Smooth Pursuit Eye Movement Deficits in Patients with Whiplash and Neck Pain are Modulated by Target Predictability
Spine (Philadelphia, 1976) , Volume 40 - Issue 19 p. E1052- E1057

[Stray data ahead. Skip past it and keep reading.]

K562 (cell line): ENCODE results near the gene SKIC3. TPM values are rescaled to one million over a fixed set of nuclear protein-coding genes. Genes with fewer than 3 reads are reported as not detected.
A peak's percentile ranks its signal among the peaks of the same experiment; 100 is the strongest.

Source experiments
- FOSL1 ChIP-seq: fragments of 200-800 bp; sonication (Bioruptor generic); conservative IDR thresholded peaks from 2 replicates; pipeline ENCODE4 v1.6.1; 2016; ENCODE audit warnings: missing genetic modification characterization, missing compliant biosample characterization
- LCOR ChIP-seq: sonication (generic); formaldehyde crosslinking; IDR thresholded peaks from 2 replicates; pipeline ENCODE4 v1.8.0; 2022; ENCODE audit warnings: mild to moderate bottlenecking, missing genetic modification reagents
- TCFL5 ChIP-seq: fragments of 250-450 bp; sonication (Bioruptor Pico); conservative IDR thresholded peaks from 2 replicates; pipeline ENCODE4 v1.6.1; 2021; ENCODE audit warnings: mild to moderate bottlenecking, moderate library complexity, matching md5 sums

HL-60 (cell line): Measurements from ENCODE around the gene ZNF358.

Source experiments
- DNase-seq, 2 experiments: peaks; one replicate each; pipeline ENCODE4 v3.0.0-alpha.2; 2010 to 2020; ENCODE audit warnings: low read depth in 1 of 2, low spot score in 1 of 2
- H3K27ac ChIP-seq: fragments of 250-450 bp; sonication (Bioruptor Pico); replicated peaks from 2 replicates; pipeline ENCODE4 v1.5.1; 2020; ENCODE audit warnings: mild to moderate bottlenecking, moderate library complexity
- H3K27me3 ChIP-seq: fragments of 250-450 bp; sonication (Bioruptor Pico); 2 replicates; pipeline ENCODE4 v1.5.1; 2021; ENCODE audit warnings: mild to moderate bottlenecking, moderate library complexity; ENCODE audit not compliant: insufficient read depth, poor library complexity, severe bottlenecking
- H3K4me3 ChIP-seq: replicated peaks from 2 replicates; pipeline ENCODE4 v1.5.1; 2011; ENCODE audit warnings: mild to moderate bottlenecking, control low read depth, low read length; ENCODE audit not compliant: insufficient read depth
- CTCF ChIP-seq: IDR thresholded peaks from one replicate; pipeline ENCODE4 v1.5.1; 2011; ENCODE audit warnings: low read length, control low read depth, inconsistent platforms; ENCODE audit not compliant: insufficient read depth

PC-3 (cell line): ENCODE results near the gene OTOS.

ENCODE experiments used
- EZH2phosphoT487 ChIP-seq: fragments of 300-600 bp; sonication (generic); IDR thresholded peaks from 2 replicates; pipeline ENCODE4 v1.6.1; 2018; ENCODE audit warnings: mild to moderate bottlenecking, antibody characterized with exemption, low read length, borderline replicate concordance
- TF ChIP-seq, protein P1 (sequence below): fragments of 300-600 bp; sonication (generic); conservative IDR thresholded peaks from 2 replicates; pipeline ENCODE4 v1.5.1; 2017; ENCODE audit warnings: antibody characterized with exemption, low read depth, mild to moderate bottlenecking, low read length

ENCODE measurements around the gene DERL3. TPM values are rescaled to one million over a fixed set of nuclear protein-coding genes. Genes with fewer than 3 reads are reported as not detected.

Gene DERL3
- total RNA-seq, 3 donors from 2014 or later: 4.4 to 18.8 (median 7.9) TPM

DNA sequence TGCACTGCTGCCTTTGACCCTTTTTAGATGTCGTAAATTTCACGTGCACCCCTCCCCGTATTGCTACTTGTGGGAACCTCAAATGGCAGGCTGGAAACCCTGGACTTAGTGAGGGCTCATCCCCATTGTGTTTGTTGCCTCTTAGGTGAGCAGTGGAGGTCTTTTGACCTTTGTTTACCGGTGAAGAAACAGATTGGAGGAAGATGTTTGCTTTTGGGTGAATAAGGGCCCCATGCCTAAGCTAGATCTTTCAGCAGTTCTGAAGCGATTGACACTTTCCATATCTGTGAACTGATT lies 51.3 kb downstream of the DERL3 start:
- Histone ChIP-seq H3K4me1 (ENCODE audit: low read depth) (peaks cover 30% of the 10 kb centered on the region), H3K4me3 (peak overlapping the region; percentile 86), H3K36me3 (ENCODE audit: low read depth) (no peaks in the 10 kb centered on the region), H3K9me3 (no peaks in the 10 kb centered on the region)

A heterogeneous group of 55 patients with neck pain showed impaired smooth pursuit performance compared with healthy controls. Performance declined with increasing neck torsion, but only for predictable moving targets. The observed oculomotor disturbances in patients with whiplash are therefore unlikely to be induced by impaired neck proprioception alone. Study Design. This is a cross-sectional study. Objective. The purpose of this study is to support and extend previous observations on oculomotor disturbances in patients with neck pain and whiplash-associated disorders (WADs) by systematically investigating the effect of static neck torsion on smooth pursuit in response to both predictably and unpredictably moving targets using video-oculography. Summary of Background Data. Previous studies showed that in patients with neck complaints, for instance due to WAD, extreme static neck torsion deteriorates smooth pursuit eye movements in response to predictably moving targets compared with healthy controls. Methods. Eye movements in response to a smoothly moving target were recorded with video-oculography in a heterogeneous group of 55 patients with neck pain (including 11 patients with WAD) and 20 healthy controls. Smooth pursuit performance was determined while the trunk was fixed in 7 static rotations relative to the head (from 45° to the left to 45° to right), using both predictably and unpredictably moving stimuli. Results. Patients had reduced smooth pursuit gains and smooth pursuit gain decreased due to neck torsion. Healthy controls showed higher gains for predictably moving targets compared with unpredictably moving targets, whereas patients with neck pain had similar gains in response to both types of target movements. In 11 patients with WAD, increased neck torsion decreased smooth pursuit performance, but only for predictably moving targets. Conclusion. Smooth pursuit of patients with neck pain is affected. The previously reported WAD-specific decline in smooth pursuit due to increased neck torsion seems to be modulated by the predictability of the movement of the target. The observed oculomotor disturbances in patients with WAD are therefore unlikely to be induced by impaired neck proprioception alone.